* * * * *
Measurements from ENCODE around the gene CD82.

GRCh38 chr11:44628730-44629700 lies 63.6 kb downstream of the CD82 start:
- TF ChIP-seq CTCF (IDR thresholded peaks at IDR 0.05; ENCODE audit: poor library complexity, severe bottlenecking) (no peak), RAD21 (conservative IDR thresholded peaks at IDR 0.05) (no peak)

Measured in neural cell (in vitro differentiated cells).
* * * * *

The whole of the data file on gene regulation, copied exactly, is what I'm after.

Measurements from ENCODE around the gene CD82.

GRCh38 chr11:44628730-44629700 lies 63.6 kb downstream of the CD82 start:
- TF ChIP-seq CTCF (IDR thresholded peaks at IDR 0.05; ENCODE audit: poor library complexity, severe bottlenecking) (no peak), RAD21 (conservative IDR thresholded peaks at IDR 0.05) (no peak)

Measured in neural cell (in vitro differentiated cells).